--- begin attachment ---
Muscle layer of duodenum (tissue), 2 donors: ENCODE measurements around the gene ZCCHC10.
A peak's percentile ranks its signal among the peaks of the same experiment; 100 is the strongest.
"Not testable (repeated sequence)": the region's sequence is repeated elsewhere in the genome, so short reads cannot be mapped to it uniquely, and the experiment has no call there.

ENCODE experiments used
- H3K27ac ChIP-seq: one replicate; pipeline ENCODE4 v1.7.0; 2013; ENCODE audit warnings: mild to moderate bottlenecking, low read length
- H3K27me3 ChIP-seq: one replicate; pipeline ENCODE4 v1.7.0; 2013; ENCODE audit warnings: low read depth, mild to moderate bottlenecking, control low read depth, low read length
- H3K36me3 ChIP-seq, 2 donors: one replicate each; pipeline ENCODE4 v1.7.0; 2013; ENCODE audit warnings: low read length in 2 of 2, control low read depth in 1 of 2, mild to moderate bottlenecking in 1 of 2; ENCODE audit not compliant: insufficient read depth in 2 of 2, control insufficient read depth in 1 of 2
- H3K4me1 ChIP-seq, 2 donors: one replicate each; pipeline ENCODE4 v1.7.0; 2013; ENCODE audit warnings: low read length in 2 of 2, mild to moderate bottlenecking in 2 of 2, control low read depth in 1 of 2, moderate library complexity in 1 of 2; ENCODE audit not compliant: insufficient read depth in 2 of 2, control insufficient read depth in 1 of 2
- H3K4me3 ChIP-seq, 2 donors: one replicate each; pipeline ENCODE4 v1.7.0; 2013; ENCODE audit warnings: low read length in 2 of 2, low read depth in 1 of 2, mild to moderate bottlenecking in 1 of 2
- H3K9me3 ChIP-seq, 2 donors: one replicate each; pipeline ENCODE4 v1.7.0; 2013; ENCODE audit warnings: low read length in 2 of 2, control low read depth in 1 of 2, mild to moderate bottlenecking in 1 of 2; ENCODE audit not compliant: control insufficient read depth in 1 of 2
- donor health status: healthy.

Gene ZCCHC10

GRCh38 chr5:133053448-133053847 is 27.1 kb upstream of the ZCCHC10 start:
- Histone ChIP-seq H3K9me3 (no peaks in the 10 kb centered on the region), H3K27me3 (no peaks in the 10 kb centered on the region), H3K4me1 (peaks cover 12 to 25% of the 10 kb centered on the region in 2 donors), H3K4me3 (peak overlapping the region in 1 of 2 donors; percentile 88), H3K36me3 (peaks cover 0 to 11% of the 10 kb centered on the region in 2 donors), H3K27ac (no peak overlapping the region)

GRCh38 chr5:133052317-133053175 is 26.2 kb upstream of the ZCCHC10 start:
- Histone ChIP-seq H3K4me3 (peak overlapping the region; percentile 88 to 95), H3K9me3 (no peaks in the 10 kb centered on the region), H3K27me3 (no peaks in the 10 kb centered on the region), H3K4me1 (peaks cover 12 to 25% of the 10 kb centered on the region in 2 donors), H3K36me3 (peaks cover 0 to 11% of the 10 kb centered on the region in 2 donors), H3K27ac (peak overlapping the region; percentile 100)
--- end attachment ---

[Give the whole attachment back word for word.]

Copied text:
Muscle layer of duodenum (tissue), 2 donors: ENCODE measurements around the gene ZCCHC10.
A peak's percentile ranks its signal among the peaks of the same experiment; 100 is the strongest.
"Not testable (repeated sequence)": the region's sequence is repeated elsewhere in the genome, so short reads cannot be mapped to it uniquely, and the experiment has no call there.

ENCODE experiments used
- H3K27ac ChIP-seq: one replicate; pipeline ENCODE4 v1.7.0; 2013; ENCODE audit warnings: mild to moderate bottlenecking, low read length
- H3K27me3 ChIP-seq: one replicate; pipeline ENCODE4 v1.7.0; 2013; ENCODE audit warnings: low read depth, mild to moderate bottlenecking, control low read depth, low read length
- H3K36me3 ChIP-seq, 2 donors: one replicate each; pipeline ENCODE4 v1.7.0; 2013; ENCODE audit warnings: low read length in 2 of 2, control low read depth in 1 of 2, mild to moderate bottlenecking in 1 of 2; ENCODE audit not compliant: insufficient read depth in 2 of 2, control insufficient read depth in 1 of 2
- H3K4me1 ChIP-seq, 2 donors: one replicate each; pipeline ENCODE4 v1.7.0; 2013; ENCODE audit warnings: low read length in 2 of 2, mild to moderate bottlenecking in 2 of 2, control low read depth in 1 of 2, moderate library complexity in 1 of 2; ENCODE audit not compliant: insufficient read depth in 2 of 2, control insufficient read depth in 1 of 2
- H3K4me3 ChIP-seq, 2 donors: one replicate each; pipeline ENCODE4 v1.7.0; 2013; ENCODE audit warnings: low read length in 2 of 2, low read depth in 1 of 2, mild to moderate bottlenecking in 1 of 2
- H3K9me3 ChIP-seq, 2 donors: one replicate each; pipeline ENCODE4 v1.7.0; 2013; ENCODE audit warnings: low read length in 2 of 2, control low read depth in 1 of 2, mild to moderate bottlenecking in 1 of 2; ENCODE audit not compliant: control insufficient read depth in 1 of 2
- donor health status: healthy.

Gene ZCCHC10

GRCh38 chr5:133053448-133053847 is 27.1 kb upstream of the ZCCHC10 start:
- Histone ChIP-seq H3K9me3 (no peaks in the 10 kb centered on the region), H3K27me3 (no peaks in the 10 kb centered on the region), H3K4me1 (peaks cover 12 to 25% of the 10 kb centered on the region in 2 donors), H3K4me3 (peak overlapping the region in 1 of 2 donors; percentile 88), H3K36me3 (peaks cover 0 to 11% of the 10 kb centered on the region in 2 donors), H3K27ac (no peak overlapping the region)

GRCh38 chr5:133052317-133053175 is 26.2 kb upstream of the ZCCHC10 start:
- Histone ChIP-seq H3K4me3 (peak overlapping the region; percentile 88 to 95), H3K9me3 (no peaks in the 10 kb centered on the region), H3K27me3 (no peaks in the 10 kb centered on the region), H3K4me1 (peaks cover 12 to 25% of the 10 kb centered on the region in 2 donors), H3K36me3 (peaks cover 0 to 11% of the 10 kb centered on the region in 2 donors), H3K27ac (peak overlapping the region; percentile 100)